Warioba firm on citizen-centred Union

DAR ES SALAAM: AHEAD of Tanzania Union’s 60th anniversary, former Prime Minister Joseph Warioba has shared what he believes would make the Union stronger, saying the focus must be on what the citizens need rather than political powers.

“What I see is that we should continue strengthening the lives of Tanzanians, let’s not focus on challenges of the government,” Justice (rtd) Warioba stated on Friday in Dar es Salaam during an interview with journalists at his home.

The 83-year-old Mzee Warioba, who served the government in different capacities from the early postindependence era, argued that citizens have all the time enjoyed the fruits of the Union, therefore what is important is to strengthen it.

“We must strengthen services to citizens, and this would bring more unity and solidarity between the two sides and consequently protect peace,” he affirmed.

He stated that for an ordinary citizen, the Union matters are not really their concern, but what matters a retheir rights for them to get development.

“The citizens are calm, so to strengthen the Union in the next 60 years, we should strengthen the rights of Tanzanians,” Mzee Warioba stressed. Adding: “many times I hear about Union vexes, but I have not seen anyone who is directly concerned with the lives of citizens from both sides of the Union.” To him, there are key issues that affect citizens but are not part of the Union matters, pointing out social services.

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For instance, he said health services are not part of the Union matters, but Tanzanians want to get equal services when they go on any side of the Union.

“It’s inappropriate that one receives health services of certain quality in the mainland and when he goes to Zanzibar he gets a different quality of services,” he elaborated.

In line with this, he advised that since the plan is ongoing to introduce the Universal Health Insurance (UHI), it should cover the whole of Tanzania.

“It should not be that when you have insurance cover in the mainland it is not applicable in Zanzibar, or when you have insurance in Zanzibar when you come to the mainland it is not used. I think we must work on things like these,” he emphasised.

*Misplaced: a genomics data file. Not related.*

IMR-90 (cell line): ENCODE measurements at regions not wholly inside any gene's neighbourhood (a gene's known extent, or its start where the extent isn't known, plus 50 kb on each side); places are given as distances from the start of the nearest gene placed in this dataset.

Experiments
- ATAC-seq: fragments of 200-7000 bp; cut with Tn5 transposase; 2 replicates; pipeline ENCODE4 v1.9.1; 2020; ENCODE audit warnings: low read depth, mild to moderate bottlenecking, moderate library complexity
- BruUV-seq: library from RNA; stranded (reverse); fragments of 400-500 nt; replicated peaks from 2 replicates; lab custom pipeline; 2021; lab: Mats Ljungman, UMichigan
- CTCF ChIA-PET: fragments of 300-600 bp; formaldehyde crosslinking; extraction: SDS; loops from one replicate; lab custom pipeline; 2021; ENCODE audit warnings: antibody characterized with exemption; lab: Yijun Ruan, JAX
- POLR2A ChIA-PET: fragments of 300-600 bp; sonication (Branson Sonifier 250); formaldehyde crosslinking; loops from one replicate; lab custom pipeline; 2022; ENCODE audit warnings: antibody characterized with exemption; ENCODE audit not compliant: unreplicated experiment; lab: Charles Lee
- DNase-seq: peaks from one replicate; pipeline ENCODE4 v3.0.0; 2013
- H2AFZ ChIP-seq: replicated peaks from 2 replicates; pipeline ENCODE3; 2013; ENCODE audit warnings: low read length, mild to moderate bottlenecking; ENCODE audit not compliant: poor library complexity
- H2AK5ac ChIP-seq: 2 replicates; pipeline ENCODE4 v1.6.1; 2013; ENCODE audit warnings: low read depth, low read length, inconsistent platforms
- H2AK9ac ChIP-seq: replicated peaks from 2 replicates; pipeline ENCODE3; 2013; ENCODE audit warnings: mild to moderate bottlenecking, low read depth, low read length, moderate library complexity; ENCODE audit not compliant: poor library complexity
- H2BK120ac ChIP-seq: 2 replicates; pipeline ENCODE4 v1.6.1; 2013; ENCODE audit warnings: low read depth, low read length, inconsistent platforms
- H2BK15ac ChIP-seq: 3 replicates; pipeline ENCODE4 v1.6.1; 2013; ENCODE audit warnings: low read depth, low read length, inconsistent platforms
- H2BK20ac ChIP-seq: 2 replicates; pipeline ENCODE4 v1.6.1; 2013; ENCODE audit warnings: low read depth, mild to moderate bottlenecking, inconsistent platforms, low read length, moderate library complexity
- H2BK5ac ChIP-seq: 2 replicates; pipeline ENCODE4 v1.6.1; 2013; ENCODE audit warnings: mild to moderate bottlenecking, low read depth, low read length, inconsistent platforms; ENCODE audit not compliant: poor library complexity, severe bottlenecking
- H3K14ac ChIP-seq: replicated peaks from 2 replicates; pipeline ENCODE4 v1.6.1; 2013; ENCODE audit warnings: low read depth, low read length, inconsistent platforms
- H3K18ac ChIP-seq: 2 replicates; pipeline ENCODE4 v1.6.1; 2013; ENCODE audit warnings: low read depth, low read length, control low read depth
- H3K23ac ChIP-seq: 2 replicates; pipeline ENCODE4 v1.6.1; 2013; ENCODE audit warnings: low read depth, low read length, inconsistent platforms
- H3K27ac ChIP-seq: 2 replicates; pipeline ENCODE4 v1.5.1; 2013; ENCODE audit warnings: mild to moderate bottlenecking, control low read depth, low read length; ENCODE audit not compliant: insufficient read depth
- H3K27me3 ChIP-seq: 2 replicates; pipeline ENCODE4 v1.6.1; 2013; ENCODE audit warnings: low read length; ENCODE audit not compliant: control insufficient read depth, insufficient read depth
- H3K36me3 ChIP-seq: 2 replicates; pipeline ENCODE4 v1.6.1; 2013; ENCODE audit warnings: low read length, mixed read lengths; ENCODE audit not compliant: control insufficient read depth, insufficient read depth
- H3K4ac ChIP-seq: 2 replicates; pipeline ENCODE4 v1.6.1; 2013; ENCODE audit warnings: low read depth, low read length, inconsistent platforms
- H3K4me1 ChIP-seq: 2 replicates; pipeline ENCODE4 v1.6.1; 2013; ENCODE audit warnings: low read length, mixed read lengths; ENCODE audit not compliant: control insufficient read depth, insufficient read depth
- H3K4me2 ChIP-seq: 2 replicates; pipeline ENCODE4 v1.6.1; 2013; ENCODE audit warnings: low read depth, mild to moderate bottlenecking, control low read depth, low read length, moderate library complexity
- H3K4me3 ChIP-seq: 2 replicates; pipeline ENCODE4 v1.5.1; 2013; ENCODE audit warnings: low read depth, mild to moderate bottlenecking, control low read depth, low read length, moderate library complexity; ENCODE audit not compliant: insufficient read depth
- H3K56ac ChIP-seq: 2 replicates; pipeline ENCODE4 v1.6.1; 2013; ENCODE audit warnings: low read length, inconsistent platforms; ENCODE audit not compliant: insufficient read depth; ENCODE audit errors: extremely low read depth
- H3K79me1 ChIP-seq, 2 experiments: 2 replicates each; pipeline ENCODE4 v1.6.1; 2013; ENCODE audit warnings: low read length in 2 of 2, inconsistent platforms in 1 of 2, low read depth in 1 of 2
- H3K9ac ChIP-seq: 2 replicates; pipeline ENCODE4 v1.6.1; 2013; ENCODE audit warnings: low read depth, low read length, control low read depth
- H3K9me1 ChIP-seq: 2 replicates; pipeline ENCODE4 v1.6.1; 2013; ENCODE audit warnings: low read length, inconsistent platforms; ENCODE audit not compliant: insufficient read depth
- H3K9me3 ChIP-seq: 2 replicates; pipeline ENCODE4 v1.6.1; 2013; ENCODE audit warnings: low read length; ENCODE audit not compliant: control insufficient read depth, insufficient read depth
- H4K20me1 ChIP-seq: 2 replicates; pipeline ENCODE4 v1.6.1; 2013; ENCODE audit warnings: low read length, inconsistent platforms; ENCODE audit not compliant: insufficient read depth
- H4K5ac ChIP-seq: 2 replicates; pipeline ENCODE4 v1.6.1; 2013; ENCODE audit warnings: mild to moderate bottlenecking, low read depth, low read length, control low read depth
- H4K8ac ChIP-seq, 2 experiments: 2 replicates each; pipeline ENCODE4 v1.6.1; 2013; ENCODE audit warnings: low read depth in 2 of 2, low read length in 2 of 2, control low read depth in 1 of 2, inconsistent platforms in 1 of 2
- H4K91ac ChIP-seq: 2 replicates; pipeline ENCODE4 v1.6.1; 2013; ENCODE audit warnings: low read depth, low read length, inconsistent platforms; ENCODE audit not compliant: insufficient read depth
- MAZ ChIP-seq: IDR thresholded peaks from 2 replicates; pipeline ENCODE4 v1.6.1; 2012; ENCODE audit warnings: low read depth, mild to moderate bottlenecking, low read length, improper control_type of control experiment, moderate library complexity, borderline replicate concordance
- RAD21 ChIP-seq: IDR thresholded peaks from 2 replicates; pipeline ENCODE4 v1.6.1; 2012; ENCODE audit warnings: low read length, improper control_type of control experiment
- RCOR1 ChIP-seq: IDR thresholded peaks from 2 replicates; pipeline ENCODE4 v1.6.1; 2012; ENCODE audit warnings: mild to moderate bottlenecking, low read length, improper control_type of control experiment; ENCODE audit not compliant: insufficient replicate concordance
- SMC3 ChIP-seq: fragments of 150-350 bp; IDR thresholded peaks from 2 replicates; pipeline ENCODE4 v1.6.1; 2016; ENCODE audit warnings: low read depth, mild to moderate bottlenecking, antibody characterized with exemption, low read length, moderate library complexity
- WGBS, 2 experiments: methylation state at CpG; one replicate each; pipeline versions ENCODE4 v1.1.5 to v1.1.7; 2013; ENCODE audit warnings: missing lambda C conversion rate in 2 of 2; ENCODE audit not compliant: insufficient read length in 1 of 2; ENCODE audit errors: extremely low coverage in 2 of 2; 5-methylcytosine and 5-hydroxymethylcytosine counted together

He recalled a period in 1980’s when Mwalimu Julius Nyerere sent Pius Msekwa and him abroad to borrow a leaf from other united countries.

“We made our first leg in the UK to see what their union looked like and what we could learn from it,” he explained.

The lesson they drew was that the people in each country of England, Wales, Scotland and Netherlands had different traditions but they were united on key matters.

“That was the same in Canada. For example, when a person has insurance, he can access health services in any province.” “The union is not for the governments, but the governments did on behalf of the citizens, so assessing the Union you must look from the citizens’ perspective,” he said.

Speaking over Tanzania’s Union economic issues, he said the governments should cooperate, for instance on the matter of the blue economy which depends on the sea.

This is because the citizens from both sides of the Union use the sea for economic activities, so the governments have to cooperate and formulate a common policy.

“The policies that we make, even if the particular sector is not part of the Union matters, we should look at people’s interests,” he stated.

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